Tenants of this downtown office building just got an upgrade. Rendering via 717texas.com

Houston-based real estate giant Hines is rolling out a new smart building platform with the goal of better serving workers and workplaces at its buildings across the country, including one building in Houston that's aiming to be an office building of the future.

From the employee perspective, the new Hines app will allow employees and employers to book spaces within buildings, order food from on-site cafes and restaurants, book on-site fitness classes and access the building via their smartphone or smartwatch. For employers and tenants, the app will help them gain insights into building performance, occupancy data, ESG targets and employee satisfaction, according to a statement from Hines.

“We’re committed to a people-centric experience and this investment takes that commitment to the next level,” Ilene Goldfine, chief digital strategy officer at Hines, says in a statement. “The traditional systems were managed building by building and made it difficult or impossible to track performance across a portfolio. This new digital ecosystem, which unites back-end technology with front-end experiences, will deliver long-term cost savings to our investors and clients.

"Our clients will also be able to track employee satisfaction, make informed decisions about their space needs and ensure they’re monitoring their carbon targets,” Goldfine continues.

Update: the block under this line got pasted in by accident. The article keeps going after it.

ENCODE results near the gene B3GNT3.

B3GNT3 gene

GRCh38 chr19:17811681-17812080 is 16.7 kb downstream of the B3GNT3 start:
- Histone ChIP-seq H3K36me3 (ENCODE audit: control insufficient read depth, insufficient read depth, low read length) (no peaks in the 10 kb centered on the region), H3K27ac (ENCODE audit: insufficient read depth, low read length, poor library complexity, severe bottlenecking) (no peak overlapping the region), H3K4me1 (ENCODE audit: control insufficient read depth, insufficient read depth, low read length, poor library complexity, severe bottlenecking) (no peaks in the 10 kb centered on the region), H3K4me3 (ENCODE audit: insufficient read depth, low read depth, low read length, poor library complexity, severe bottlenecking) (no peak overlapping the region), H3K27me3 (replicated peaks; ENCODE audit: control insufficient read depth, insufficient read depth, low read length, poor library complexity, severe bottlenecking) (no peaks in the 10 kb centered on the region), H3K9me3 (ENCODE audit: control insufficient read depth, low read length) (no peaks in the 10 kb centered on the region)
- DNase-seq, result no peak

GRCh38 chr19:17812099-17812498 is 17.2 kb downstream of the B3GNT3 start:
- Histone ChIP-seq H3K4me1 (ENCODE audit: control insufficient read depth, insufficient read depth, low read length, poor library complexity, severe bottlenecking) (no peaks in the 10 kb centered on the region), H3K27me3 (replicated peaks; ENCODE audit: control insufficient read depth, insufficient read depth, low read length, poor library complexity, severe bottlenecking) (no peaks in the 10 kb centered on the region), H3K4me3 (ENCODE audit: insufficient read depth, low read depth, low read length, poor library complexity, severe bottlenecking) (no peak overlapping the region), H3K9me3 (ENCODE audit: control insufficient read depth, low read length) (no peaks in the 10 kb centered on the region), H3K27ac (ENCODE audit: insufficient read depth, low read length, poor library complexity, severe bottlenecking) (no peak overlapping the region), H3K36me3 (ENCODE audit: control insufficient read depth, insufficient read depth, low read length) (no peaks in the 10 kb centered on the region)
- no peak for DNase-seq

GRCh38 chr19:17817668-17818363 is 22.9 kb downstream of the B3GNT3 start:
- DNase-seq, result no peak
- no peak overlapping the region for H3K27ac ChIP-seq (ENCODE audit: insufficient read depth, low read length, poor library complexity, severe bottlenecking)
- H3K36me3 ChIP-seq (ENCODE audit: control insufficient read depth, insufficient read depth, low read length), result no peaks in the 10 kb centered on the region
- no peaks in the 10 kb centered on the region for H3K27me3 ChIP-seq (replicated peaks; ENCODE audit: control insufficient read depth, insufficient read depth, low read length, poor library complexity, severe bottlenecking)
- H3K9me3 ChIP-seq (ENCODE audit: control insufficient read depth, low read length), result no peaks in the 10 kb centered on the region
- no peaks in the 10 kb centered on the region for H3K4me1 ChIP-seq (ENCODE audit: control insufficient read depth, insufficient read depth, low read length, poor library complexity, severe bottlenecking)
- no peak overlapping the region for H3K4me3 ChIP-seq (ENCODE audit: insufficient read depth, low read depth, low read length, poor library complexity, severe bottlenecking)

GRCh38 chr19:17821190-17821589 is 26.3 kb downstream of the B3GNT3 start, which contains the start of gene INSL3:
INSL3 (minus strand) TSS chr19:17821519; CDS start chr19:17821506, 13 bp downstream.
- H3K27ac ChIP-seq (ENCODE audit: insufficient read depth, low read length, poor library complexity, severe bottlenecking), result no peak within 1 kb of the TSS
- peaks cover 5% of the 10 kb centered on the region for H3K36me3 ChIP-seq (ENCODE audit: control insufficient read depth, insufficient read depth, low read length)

The new digital platform will be launched at eight Hines buildings across five cities, including 717 Texas Ave., a 33-story Class A office tower in Downtown Houston.

The other buildings where Hines will roll out the app include:

  • Salesforce Tower in Chicago
  • 1144 15th Street in Denver
  • The Kearns Building in Salt Lake City
  • CIBC Square in Toronto
  • T3 Bayside in Toronto
  • Two buildings at T3 Sterling Road in Toronto

The company plans to add more locations across its global portfolio.

Hines' opened its first location of The Square coworking space at 717 Texas Ave. in 2020 as part of its coworking concept Hines². The company, in collaboration with Montreal-based Ivanhoé Cambridge, opened a second Houston location of The Square recently and has a coworking space in The Kearns Building in Salt Lake City where it will roll out the new app.

Earlier this year, Hines also launched a sustainability-focused business unit, known as EXP by Hines. The unit, led by Hines veteran Doug Holte, aims to address “the disruptive changes in the built environment.”
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Houston e-commerce unicorn secures $130M in financing

scaling up

Houston-based Cart.com, which operates a multichannel commerce platform, has secured $105 million in debt refinancing from investment manager BlackRock.

The debt refinancing follows a recent $25 million series C extension round, bringing Cart.com’s series C total to $85 million. The scaleup’s valuation now stands at $1.2 billion, making it one of the few $1 billion-plus “unicorns” in the Houston area.

“Scaleup” refers to a startup that has achieved tremendous growth and has maintained a stable workforce, among other positive milestones. Airbnb, Peloton, and Uber are prime examples of businesses that evolved from startup to scaleup.

Cart.com says the new term loan facility from BlackRock consolidates its venture debt into one package “at competitive terms.” Those terms weren’t disclosed.

The company says the refinancing will enable it to expand into new markets and improve its technology, including its Constellation OMS order management system.

“Cart.com is one of the fastest-growing providers of commerce and logistics solutions today, and I’m excited to partner with BlackRock as we continue to aggressively invest to help our customers operate more efficiently,” Omair Tariq, the company’s founder and CEO, says in a news release.

Through a network of 14 fulfillment centers, Cart.com supports over 6,000 customers and 75 million orders per year.